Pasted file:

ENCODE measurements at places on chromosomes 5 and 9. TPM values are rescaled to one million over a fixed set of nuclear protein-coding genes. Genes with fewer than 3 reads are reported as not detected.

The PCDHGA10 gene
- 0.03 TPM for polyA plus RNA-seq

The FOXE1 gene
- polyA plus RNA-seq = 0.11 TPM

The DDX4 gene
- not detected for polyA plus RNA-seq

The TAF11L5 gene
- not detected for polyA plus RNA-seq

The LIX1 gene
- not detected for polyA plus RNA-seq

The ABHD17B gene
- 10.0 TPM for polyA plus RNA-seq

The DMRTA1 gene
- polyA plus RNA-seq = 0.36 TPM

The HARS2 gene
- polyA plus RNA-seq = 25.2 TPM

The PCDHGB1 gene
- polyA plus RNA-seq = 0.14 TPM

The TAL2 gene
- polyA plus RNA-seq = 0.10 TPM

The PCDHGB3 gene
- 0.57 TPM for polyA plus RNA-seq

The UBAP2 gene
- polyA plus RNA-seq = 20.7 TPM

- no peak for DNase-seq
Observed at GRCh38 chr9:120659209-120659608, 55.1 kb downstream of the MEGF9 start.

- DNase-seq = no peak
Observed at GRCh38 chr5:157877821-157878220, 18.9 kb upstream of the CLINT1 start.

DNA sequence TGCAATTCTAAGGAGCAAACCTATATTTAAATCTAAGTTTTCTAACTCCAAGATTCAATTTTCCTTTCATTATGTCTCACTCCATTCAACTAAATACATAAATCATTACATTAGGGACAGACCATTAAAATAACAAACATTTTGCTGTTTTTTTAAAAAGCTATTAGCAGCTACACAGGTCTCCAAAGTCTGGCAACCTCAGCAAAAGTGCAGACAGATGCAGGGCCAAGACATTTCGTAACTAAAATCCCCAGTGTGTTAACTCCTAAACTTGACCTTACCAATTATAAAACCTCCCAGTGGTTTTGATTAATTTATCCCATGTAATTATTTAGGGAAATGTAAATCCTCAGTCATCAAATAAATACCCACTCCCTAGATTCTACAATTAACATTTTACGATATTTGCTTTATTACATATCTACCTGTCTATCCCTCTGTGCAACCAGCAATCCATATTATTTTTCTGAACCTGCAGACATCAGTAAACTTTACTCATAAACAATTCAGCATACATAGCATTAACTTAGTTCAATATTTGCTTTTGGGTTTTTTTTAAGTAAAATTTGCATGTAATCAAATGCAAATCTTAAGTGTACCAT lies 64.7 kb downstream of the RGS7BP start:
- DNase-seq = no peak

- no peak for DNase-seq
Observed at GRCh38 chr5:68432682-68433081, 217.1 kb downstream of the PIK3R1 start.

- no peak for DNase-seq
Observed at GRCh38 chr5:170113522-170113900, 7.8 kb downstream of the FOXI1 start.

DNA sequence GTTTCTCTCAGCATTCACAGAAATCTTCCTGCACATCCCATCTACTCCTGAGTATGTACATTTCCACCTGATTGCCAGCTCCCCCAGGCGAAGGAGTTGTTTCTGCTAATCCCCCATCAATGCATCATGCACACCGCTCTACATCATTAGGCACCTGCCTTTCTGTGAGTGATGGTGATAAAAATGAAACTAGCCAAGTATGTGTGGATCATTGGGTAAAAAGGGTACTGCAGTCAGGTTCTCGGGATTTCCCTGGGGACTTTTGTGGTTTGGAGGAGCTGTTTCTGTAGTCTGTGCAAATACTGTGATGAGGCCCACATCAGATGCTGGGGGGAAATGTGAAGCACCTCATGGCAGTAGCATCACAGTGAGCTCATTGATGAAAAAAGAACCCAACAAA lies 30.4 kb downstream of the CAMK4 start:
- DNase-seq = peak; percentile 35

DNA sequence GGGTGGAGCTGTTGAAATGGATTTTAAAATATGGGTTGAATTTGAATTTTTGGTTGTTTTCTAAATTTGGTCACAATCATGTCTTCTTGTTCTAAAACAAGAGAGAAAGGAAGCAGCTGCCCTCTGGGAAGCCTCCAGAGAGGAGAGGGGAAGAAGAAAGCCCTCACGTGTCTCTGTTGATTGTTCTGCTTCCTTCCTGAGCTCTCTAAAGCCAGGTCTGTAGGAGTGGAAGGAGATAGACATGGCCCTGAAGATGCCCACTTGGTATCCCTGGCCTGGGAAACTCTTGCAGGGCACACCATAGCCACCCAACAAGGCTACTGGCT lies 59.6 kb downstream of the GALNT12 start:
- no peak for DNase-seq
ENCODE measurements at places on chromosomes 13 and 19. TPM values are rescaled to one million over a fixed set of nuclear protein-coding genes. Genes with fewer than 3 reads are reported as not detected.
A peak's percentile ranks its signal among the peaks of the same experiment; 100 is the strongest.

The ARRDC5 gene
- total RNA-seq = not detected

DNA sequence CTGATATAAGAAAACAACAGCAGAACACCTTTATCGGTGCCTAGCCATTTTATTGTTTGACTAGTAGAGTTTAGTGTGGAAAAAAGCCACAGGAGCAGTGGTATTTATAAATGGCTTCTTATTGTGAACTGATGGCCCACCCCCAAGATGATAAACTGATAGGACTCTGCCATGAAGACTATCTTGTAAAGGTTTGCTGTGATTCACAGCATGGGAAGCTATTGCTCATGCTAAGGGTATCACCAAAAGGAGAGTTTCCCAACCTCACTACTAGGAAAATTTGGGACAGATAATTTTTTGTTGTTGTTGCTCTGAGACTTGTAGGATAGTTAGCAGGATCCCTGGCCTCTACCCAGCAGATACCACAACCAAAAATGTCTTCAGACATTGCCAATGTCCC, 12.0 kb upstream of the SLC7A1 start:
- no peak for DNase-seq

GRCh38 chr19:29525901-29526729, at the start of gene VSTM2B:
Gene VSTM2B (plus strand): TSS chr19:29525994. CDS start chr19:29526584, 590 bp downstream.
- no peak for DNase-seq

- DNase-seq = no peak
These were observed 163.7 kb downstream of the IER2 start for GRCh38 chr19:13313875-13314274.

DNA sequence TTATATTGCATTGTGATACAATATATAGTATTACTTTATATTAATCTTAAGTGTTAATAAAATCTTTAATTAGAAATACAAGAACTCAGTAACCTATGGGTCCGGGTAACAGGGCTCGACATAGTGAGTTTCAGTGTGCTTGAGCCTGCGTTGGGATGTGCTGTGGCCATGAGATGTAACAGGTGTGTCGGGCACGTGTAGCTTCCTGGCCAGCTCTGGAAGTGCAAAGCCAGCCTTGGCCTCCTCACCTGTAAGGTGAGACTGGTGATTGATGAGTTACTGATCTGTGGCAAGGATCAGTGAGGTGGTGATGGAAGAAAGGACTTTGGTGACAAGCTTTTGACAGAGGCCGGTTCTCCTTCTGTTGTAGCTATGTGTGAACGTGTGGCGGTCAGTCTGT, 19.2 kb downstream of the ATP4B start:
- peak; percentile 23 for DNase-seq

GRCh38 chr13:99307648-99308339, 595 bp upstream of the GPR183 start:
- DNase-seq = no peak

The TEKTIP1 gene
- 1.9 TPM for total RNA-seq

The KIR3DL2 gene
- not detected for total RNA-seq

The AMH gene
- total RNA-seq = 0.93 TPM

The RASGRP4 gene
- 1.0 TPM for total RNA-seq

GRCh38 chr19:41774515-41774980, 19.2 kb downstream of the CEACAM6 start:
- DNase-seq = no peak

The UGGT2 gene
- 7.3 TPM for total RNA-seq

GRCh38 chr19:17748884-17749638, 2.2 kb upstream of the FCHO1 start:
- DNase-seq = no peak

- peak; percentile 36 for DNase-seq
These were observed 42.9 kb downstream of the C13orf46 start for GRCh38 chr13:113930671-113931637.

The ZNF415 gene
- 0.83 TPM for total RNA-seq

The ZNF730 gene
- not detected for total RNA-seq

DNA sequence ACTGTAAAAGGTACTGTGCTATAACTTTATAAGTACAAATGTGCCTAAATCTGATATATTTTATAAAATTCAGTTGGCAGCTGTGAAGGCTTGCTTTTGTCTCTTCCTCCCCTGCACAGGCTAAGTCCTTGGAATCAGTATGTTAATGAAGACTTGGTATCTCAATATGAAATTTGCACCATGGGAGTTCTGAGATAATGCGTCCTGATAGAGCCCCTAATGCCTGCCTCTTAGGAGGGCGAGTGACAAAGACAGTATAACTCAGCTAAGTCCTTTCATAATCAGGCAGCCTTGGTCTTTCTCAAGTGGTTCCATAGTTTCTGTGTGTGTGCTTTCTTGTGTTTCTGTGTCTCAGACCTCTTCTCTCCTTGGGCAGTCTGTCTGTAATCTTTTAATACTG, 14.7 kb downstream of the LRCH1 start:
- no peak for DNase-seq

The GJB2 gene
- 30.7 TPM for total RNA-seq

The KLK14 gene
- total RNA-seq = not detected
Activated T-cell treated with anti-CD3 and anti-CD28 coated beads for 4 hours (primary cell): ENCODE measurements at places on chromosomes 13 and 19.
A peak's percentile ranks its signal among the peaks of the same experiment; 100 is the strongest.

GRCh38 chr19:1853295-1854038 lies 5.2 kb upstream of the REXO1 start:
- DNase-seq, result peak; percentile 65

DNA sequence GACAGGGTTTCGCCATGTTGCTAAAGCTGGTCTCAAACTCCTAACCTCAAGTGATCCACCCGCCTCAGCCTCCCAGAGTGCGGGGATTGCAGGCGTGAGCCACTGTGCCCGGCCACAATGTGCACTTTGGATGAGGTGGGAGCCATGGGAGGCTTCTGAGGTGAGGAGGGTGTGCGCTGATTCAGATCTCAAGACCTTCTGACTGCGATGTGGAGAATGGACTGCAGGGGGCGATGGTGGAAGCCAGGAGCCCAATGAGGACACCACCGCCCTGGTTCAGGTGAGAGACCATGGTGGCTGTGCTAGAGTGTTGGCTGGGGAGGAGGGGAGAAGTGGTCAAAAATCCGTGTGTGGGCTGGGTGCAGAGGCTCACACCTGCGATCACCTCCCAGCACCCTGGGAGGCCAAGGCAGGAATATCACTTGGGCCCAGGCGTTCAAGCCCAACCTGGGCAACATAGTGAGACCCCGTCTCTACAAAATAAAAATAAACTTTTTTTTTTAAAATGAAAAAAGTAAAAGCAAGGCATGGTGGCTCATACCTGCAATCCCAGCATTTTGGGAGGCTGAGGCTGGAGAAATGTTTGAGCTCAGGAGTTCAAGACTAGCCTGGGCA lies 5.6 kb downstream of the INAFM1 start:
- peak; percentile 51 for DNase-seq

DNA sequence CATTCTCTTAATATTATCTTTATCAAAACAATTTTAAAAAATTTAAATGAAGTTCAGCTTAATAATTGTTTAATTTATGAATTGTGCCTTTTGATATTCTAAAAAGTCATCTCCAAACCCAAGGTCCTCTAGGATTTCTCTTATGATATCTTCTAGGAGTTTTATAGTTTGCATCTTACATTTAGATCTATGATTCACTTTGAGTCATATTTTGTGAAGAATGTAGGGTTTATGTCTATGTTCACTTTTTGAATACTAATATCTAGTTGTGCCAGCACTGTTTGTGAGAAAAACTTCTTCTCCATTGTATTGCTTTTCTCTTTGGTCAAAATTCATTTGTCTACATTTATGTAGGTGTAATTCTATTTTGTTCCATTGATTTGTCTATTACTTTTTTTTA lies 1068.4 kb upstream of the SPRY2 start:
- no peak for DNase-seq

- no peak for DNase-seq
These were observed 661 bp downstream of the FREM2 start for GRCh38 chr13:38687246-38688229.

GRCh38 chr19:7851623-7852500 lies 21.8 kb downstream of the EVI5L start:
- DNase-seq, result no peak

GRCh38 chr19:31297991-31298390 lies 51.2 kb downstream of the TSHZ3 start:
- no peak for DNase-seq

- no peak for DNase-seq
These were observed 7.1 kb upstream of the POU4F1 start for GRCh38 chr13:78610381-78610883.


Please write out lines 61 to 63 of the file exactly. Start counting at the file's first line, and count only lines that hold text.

The RASGRP4 gene
- 1.0 TPM for total RNA-seq

GRCh38 chr19:41774515-41774980, 19.2 kb downstream of the CEACAM6 start: